I had to talk to the customer to figure out where the problems were, and how we might solve them. We prioritized tasks to complete and continuously communicated with the team.
The UX/UI design team were instrumental in helping me overcome this challenge, especially Michimasa Kataoka, who is an expert in creating dashboards. Michi was responsible for the dashboard’s components, while I was responsible for high-level issues like user flows. Although our work was difficult and had its obstacles, we managed to successfully complete our designs.
I later worked on a project for TrueID, which was unique because this project had a fixed structure. We worked in sprints with different briefs. There were, however, still challenges, since we couldn’t alter the design too much because our client had limited resources and a lot of factors to consider, such as their developers. To navigate these design limitations, I had to talk to the developers to figure out which designs were possible—or which elements of the design could be implemented, if not all of them—and which designs could not be developed.
The fun(damentals) of UX/UI design
I enjoy coming up with design plans and solving a client’s problems through design. For example, if a client wants a feature but doesn’t know what to do next, then I would go research to pinpoint how best to solve this pain point based on the client’s existing designs and platforms. This was particularly true when I was working on the TrueID project, because each sprint had a goal or main idea. And, even if that idea couldn’t always be implemented, each sprint produced a result that could be used at the next stage.
Once more into the breach
These days, I’m a design manager. Being a design manager allows full participation in design planning. As a UX/UI designer, my job was finished at the design stage, while the planning was someone else’s responsibility. When it became my job to take charge of the process, I realized that planning isn’t easy. It takes several teams to make a plan come together, which means you have to contact many people. This was all very new to me.
Before becoming a design manager, I was never really comfortable with initiating conversations to coordinate work. A UX/UI designer usually works alone, or with a small group of people, and your interactions with people are limited. Most of the time, your job is to make improvements to the design if your client requests it. But, a design manager has to work with a lot of people. This forced me to start more conversations, both to ask for help and to provide support.
This is key to being a manager, but it is the most challenging part for me, because I have to make sure everyone is aligned and can move forwards in the same direction.
Honestly, I didn’t plan for this. I thought being a manager wasn’t a role I was suited for, but it was a door that our executives opened for me because they believed I had the capabilities for it. And, even if I was uncertain, I thought it was an interesting role.
I’m someone who likes stepping out of my comfort zone, ever since I shifted from working as a graphic designer to UX/UI design. The reason that I push myself is because I sometimes feel that the journey that I’m on has come to a dead end, and I just can’t progress any further on that path. I guess you could call it the driving factor behind how I keep learning and improving. It’s why I want to put maximum effort into all of my work.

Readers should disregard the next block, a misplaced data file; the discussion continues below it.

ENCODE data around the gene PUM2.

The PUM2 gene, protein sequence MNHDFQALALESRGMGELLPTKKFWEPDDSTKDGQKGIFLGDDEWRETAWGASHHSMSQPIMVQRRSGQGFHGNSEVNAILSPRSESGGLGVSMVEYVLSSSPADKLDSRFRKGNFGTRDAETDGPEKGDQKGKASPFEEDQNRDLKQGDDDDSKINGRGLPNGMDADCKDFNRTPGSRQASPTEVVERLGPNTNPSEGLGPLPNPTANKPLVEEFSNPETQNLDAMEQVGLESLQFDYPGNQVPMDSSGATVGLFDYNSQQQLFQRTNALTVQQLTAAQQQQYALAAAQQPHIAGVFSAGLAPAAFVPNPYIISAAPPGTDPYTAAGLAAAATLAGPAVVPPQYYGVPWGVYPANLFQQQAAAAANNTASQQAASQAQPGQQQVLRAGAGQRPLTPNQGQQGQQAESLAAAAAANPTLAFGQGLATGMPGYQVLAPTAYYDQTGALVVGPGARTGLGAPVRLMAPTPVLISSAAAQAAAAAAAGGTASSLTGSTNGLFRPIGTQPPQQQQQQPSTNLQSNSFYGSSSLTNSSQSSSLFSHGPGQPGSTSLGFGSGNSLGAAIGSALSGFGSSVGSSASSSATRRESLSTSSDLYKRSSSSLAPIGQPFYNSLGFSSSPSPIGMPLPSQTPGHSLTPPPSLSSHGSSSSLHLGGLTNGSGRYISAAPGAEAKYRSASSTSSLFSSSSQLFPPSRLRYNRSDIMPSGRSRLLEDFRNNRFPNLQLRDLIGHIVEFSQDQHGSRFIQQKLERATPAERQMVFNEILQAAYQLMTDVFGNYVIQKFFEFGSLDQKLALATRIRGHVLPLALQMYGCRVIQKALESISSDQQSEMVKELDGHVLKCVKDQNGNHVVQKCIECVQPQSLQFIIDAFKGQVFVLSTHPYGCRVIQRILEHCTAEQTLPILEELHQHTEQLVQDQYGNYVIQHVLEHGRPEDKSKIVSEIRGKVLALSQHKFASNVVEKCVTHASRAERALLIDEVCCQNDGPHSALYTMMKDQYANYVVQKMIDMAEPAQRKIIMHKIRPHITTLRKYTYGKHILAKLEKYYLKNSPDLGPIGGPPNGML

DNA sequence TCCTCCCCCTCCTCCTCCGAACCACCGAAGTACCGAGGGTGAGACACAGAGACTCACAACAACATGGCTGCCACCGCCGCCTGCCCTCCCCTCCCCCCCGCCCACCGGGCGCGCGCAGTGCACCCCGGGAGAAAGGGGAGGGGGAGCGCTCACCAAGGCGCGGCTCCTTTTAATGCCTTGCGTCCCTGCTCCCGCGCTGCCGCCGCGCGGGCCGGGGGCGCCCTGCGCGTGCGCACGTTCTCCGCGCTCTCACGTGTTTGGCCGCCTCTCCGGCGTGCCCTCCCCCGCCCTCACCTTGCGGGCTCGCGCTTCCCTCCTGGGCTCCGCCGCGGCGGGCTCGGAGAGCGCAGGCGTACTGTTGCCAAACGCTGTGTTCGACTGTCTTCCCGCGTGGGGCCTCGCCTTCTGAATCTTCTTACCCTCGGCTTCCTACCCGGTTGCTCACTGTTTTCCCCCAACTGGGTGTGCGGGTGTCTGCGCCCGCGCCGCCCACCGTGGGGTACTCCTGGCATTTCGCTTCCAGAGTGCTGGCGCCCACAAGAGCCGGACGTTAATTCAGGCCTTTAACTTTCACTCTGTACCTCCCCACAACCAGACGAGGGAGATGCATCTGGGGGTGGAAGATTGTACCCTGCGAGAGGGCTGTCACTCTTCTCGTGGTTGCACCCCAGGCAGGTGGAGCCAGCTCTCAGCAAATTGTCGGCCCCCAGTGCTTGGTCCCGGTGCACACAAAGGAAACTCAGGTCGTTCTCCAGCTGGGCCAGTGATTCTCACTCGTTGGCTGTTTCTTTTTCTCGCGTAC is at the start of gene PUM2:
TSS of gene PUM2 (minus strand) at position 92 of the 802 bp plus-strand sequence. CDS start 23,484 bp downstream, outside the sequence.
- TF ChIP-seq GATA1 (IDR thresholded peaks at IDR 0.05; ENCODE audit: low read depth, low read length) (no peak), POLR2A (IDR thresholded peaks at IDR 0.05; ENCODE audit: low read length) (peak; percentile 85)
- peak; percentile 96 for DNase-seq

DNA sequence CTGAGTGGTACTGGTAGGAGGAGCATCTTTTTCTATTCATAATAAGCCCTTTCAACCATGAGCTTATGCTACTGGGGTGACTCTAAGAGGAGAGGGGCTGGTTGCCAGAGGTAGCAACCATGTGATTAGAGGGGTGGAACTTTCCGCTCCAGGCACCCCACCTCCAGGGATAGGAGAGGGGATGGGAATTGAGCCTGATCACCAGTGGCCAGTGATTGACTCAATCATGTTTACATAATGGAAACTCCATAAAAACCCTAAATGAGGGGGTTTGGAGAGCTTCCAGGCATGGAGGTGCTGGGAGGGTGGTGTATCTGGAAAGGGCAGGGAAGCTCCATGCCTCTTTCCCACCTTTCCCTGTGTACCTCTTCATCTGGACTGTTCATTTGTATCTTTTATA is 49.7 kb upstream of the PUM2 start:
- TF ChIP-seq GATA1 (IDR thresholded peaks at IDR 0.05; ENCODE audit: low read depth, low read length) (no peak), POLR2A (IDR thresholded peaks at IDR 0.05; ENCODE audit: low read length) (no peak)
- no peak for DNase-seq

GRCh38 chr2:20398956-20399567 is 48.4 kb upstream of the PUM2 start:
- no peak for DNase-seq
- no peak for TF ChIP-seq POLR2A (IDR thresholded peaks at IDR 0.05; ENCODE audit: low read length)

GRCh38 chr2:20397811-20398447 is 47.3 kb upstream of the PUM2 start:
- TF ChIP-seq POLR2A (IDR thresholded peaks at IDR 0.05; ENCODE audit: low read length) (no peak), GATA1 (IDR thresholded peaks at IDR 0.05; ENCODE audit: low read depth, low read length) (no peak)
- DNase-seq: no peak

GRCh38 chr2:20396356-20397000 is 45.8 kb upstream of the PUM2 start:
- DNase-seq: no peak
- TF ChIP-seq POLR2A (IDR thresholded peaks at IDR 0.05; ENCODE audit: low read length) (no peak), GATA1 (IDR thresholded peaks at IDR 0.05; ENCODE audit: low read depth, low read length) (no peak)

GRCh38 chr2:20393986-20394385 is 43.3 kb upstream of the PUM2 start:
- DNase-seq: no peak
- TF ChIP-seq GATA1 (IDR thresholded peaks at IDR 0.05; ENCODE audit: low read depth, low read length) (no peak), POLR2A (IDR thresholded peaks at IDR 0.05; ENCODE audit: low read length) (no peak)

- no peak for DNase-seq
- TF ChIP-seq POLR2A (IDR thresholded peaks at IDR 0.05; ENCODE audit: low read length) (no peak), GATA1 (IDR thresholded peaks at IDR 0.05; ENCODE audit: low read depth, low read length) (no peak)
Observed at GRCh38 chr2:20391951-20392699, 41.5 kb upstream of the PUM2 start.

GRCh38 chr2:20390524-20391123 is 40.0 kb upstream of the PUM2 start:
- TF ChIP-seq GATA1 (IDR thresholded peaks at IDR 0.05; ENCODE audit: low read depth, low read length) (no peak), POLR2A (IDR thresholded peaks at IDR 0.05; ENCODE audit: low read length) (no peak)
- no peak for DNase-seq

Important things learned
Based on my experiences, planning is vital. This includes clear communication with clients at the start of the project, because this sets the tone for all the tasks and work that follow. Even if you don’t achieve the absolute best outcome, it will be the best you could do at the time.
Even though planning might seem a boring and arduous task with all the people you have to talk to, there’s fun to be found in figuring out how to meet your goals.
I feel lucky to be a design manager in a leading company like Morphosis, because it isn’t every day that someone gets this kind of opportunity. Looking back, I find that I learned a lot from the short time I’ve worked here, especially from the people I’ve worked with – from juniors to executives.
This is because Morphosis's work culture is that everyone in the team helps each other, offers each other advice, and aren’t shackled by hierarchy. We believe that everyone brings different skills to the table, and nobody knows everything.
The next goal
I can’t predict how far my career will grow in the future. Instead, I like to focus on everything I’ve learned on the way. Did I do my best? Were there any shortcomings? It’s why I want to learn as much as I can and put as much effort into my work as possible, even if it doesn't all turn out great. After all, it’s impossible for us to be good at absolutely everything.
Besides, at least I was able to improve the way I work with other people. I’ve learned how to plan, and be someone that junior designers or other designers can rely on when they need help. These achievements are very fulfilling for me.
A final word to those who want to work in UX/UI design.
If you’re interested in working in this industry, you should know that it doesn’t matter when you start. There is no such thing as starting too late, so long as you dare to step out of your comfort zone and truly commit to your goals. If you can do that, then it will drive you to your goals, no matter how far away or impossible they seem. Anything is possible.
If you are interested in joining Morphosis, you can go see our job openings here. And, for examples of our past work, you can read our case studies here.